Other stories in Melting Pot include: the brave and invincible Armenians, heroes and heroines, who defied all odds before coming to our city; the industrious Germans, who dominated local industry and business; the story of coalmining Italians who ventured into Niagara Falls from a dismal life in Pennsylvania; Polish tales of hardship at Ellis Island, and lost connections with the Old Country; the children of Spanish immigrants who had worn the customary clothes of Spain to American schools; the ancient Ukrainian tradition of the painted Easter eggs, or pysanky; and recipes from a war bride from Wales. Many of our Irish stories were submitted by the local chapter of the Ancient Order of the Hibernians. Another Irish chapter, written by Niagara Gazette columnist, Don Glynn, reveals a modern day friendship with ties to the Lynch and Buttery families. Yet another tells the story of St. Mary’s Church.  Melting Pot also contains precious family recipes, collected and written with great care, family photos and nostalgic news clippings.

Sdao children (3)

Sdao Family      

The front cover of Melting Pot proudly displays the marriage of Lithuanian born Zygmont Puisys and Ursula Anna Zugzda at Holy Trinity Roman Catholic Church in 1912.  Ursula, an orphan, had been raised in a church rectory in Igliauka, Mirijampole, Lithuania.  It was said that Zygmont had “escaped” his homeland under a hail of gunfire. Their story is representative of how many of our Niagara Falls stories begin…with despair and gunfire.

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                                                              Puisys-Zugzda Wedding 

Melting Pot; Niagara’s rich ethnic heritage will be available at the Book Corner, located at 1801 Main Street in Niagara Falls,    and through Amazon.com. We welcome any new family stories for future volumes.

 

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Holy Ghost Cemetery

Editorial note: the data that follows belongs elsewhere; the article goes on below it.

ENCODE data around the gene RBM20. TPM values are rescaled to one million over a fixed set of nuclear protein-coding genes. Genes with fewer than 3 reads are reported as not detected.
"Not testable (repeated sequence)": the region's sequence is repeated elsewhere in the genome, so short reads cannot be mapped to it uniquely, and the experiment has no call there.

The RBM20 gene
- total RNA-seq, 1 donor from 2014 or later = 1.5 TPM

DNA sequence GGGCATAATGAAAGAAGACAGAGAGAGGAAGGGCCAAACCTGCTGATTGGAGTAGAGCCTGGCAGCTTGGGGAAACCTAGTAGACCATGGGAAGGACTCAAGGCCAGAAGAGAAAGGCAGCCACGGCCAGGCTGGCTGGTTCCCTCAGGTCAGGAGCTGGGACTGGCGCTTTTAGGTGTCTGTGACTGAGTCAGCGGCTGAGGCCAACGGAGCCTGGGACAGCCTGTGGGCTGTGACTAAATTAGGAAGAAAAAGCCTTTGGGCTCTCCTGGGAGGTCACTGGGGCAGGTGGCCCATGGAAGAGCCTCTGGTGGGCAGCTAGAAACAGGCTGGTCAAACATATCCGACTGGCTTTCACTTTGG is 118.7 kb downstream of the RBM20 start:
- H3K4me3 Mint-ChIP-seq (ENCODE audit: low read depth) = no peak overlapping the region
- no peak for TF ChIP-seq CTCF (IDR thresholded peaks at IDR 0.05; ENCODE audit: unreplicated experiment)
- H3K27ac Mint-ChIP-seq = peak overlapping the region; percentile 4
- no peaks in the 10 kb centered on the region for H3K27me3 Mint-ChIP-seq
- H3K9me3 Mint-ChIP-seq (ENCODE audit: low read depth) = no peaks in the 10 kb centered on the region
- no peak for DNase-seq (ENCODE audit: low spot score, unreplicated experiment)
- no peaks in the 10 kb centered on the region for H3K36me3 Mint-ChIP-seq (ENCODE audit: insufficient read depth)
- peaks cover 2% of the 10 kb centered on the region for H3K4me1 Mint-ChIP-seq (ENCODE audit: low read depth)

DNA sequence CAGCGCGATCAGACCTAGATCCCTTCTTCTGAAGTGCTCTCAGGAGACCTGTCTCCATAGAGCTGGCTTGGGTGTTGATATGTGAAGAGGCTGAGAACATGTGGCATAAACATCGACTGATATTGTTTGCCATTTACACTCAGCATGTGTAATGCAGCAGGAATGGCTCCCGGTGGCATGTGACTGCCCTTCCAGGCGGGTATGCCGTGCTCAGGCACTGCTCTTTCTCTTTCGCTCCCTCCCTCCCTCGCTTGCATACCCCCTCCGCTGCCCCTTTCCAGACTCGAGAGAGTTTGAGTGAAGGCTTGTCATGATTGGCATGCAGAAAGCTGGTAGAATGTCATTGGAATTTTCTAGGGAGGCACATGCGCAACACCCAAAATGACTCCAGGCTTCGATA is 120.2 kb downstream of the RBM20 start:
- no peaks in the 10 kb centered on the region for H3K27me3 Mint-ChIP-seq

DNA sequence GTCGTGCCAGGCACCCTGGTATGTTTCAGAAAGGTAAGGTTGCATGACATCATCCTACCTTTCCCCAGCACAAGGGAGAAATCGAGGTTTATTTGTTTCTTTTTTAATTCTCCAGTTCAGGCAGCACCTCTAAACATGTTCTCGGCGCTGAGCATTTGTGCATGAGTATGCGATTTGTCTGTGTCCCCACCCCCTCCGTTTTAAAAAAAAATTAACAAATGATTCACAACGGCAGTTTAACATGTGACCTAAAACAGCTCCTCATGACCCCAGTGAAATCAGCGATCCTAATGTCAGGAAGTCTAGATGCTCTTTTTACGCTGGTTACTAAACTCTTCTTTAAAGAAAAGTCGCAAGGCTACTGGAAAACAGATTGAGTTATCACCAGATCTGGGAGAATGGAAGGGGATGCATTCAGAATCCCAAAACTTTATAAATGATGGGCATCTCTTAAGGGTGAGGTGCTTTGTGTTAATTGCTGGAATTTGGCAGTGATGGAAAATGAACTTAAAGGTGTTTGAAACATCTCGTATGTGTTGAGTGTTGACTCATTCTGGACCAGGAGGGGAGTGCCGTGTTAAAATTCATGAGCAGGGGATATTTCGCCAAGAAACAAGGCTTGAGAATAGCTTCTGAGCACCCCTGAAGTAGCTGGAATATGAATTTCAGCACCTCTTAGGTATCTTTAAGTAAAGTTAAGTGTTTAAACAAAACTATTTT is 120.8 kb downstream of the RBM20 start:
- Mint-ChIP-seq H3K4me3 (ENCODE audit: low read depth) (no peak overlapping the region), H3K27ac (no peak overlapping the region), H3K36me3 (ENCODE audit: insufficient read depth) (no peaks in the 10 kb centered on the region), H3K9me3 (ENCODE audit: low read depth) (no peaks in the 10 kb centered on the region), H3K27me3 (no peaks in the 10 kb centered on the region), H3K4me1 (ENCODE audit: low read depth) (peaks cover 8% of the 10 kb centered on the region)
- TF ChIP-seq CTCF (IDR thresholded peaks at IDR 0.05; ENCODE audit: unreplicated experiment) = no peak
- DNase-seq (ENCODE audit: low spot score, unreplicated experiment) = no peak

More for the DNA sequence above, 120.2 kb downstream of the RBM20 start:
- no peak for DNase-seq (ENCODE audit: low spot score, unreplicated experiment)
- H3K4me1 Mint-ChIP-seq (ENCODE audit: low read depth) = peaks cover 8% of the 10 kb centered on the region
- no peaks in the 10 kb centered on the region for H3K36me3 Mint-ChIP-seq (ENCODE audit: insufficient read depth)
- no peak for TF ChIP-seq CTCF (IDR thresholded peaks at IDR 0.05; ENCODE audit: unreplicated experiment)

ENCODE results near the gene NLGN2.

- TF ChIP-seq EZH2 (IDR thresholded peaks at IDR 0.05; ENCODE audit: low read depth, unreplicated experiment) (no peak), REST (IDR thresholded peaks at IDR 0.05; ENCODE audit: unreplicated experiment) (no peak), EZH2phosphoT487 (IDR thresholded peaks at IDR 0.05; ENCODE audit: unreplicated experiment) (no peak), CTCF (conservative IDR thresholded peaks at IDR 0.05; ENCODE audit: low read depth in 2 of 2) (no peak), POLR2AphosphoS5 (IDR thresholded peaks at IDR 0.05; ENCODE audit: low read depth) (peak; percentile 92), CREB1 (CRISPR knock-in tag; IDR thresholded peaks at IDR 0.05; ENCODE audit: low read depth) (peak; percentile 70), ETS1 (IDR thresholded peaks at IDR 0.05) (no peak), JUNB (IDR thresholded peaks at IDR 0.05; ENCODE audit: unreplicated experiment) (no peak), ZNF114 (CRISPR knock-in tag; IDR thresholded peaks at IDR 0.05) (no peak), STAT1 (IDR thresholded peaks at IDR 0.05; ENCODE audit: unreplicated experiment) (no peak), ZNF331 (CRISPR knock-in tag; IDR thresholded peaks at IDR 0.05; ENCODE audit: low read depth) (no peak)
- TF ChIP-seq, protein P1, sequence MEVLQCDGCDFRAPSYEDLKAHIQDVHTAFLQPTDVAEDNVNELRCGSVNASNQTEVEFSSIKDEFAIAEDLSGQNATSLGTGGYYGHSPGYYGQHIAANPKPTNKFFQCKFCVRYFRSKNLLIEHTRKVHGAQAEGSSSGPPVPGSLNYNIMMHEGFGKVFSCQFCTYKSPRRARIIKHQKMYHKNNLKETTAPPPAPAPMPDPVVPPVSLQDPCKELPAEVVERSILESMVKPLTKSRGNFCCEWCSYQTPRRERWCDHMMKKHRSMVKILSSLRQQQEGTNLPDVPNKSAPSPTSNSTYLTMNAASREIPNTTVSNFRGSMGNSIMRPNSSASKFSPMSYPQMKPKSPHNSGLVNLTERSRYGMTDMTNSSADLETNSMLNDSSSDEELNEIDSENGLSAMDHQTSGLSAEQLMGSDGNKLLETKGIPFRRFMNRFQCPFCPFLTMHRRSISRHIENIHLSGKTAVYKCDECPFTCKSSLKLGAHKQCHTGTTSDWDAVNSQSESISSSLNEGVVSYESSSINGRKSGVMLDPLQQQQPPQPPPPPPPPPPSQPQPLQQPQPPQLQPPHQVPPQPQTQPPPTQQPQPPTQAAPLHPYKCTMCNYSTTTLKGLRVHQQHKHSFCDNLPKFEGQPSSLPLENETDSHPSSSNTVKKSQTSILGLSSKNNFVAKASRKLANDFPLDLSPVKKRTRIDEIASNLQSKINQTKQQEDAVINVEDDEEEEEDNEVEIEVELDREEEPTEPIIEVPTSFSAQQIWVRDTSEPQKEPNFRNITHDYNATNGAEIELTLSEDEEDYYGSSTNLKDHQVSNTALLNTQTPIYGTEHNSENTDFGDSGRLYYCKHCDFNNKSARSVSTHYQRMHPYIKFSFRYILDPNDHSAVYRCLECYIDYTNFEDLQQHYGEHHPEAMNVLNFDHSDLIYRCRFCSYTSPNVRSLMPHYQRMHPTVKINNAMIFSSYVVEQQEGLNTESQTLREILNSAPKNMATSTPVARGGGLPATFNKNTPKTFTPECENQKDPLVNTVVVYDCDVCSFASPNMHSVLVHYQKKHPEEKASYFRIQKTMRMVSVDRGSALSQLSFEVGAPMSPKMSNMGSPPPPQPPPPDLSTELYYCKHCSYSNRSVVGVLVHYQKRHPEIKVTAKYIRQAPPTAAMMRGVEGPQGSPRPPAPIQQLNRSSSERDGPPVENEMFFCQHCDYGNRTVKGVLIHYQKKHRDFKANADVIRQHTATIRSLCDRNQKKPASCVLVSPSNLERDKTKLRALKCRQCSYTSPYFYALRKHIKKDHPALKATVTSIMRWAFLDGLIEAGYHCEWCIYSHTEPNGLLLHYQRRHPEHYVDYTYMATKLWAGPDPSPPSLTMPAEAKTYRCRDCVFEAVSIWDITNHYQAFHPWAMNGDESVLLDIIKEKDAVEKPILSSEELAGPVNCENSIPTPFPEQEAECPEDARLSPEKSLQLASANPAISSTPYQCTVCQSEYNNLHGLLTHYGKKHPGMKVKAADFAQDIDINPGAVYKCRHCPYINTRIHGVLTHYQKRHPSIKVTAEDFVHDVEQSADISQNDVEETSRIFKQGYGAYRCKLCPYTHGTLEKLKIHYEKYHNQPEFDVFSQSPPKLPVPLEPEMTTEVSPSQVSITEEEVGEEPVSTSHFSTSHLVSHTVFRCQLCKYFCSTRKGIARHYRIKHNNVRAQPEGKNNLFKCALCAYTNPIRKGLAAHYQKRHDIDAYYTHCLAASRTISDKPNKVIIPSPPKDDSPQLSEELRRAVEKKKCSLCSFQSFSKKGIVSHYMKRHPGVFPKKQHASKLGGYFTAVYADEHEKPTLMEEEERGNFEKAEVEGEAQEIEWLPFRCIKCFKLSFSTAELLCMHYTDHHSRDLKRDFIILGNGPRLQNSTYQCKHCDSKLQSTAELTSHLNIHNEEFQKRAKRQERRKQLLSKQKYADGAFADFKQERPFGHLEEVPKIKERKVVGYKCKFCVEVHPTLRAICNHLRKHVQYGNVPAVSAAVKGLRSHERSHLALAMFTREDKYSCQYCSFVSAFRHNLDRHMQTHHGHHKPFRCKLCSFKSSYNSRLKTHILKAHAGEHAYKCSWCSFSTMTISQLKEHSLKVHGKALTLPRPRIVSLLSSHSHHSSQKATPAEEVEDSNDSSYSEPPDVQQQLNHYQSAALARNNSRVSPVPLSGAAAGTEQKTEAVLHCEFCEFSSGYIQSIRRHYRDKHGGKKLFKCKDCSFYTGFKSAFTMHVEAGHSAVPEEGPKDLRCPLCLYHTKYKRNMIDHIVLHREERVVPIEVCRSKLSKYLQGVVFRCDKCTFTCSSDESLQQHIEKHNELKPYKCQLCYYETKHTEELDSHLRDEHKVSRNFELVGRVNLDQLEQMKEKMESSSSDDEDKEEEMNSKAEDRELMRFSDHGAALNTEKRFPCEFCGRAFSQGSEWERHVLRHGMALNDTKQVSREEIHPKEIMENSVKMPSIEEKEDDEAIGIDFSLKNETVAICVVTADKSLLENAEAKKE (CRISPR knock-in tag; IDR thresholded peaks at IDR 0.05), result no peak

In Bergholz, Cemetery Plots, Niagara County, Niagara Deaths, Town of Niagara historian on June 26, 2014 at 4:58 pm
Photo Courtesy Findagrave

Photo Courtesy Findagrave

 

Holy Ghost Cemetery

The following includes burials at Holy Ghost Cemetery, Bergholz, Niagara County.

Courtesy Town of Niagara historian, Dorothy Rolling.

The ghost of a local landmark

In If This House Could Talk, Niagara County, North Tonawanda on March 25, 2014 at 6:07 pm

In September of 1982, Patricia Dinieri took some pictures of an old building on the corner of Niagara Falls Boulevard and Nash Road. Today it is the site of a local landmark, the Sawyer Creek Hotel. These scenes from 1982 may make you think of the ghost towns of the Old West.

Sawyer Creek pics from 1982 Patricia DiNieri

 

Here is a link to the restaurant’s website with some local history.

http://sawyercreek.net/history_page.html

First Presbyterian Church, Niagara Falls, New York

In Baptisms, Churches, Niagara County, Niagara Falls on February 8, 2014 at 4:31 pm

Church-Members

Baptisms-1826-1836

Baptisms

Account-of-Donations

Lewiston, New York, Deaths 1882-1898

In Deaths, Lewiston, Lewiston Public Library, Niagara County, Niagara Deaths on February 7, 2014 at 8:47 pm

Buried-at-Bergholz

Buried-at-Budd

Buried-at-Cambria-Center

Buried-at-Chestnut-Ridge

Buried-Dickersonville

Buried-Dysinger

Buried-Filmore-Chapel

Buried-Glenwood

Buried-Hosmer

Buried-at-Martinsville

Buried-Newfane

Buried-Niagara-University

Buried-North-Ridge

Buried-Pekin

Buried-at-Ransomville

Buried-at-Royalton

Buried-at-Shawnee

Burial-at-Walmore-1882-1898

Buried-Walmore-II

Buried-at-Wrights-Corner

Burial-Not-Stated

Tuscarora-Deaths-1882-1898

 

 

 

Microfilm Available at the Lewiston Public Library

In Deaths, Irish Americans, Lewiston, Lewiston Public Library, Microfilm, Niagara County, Niagara County Resources, Niagara Deaths, Niagara Falls, Official Records of Niagara County, Polish Genealogy, The Italians of Niagara Falls, New York, The Polish of Niagara Falls, Town of Lockport on February 5, 2014 at 12:41 am

Microfilm at Lewiston Public Library

Yearbooks are always fun….

In Amherst, LaSalle, Lewiston Public Library, Niagara County, Niagara County Resources, Niagara Falls, School Days, Yearbooks, Youngstown on June 28, 2013 at 2:48 pm

LaSalle yearbook